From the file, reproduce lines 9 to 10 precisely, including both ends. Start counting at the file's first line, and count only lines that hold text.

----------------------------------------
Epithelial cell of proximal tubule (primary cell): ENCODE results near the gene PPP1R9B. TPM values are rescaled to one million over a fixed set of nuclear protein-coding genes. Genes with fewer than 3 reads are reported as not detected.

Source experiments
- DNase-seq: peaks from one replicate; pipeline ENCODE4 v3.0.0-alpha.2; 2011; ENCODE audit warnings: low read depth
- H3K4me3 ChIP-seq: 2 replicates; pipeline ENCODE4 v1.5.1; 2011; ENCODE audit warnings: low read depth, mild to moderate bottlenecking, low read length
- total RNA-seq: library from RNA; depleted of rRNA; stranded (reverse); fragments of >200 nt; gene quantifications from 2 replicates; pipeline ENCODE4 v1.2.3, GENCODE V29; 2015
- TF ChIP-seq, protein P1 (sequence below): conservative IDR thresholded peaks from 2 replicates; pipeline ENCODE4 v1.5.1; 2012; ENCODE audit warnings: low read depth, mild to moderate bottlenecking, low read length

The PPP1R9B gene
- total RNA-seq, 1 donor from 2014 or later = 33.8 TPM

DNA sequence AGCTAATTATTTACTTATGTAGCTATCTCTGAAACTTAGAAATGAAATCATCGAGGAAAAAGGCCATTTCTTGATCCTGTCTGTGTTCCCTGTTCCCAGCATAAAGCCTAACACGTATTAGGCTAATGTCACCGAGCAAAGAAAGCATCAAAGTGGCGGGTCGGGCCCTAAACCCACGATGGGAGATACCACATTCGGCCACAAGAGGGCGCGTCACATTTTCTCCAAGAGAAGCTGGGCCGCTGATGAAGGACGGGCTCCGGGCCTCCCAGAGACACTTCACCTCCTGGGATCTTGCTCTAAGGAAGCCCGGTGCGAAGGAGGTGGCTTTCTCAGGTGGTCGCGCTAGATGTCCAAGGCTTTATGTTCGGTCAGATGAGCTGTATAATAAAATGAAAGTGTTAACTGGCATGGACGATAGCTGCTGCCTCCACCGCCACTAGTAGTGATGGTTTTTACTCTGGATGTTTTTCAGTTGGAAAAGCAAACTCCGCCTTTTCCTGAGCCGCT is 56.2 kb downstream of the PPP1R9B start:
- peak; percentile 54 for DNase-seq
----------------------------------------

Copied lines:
DNA sequence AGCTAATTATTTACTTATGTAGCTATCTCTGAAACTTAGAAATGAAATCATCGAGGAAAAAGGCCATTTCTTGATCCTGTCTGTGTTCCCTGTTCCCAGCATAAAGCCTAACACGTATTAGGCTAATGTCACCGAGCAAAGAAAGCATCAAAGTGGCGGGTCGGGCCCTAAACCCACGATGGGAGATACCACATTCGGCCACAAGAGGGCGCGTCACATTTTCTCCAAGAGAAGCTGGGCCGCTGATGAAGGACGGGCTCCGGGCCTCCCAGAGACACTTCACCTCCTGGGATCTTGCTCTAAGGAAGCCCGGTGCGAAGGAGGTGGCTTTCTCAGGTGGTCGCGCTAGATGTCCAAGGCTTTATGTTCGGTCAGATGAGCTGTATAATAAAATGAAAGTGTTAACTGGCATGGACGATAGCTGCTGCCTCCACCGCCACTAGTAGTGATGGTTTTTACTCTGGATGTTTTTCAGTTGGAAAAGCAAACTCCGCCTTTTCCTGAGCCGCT is 56.2 kb downstream of the PPP1R9B start:
- peak; percentile 54 for DNase-seq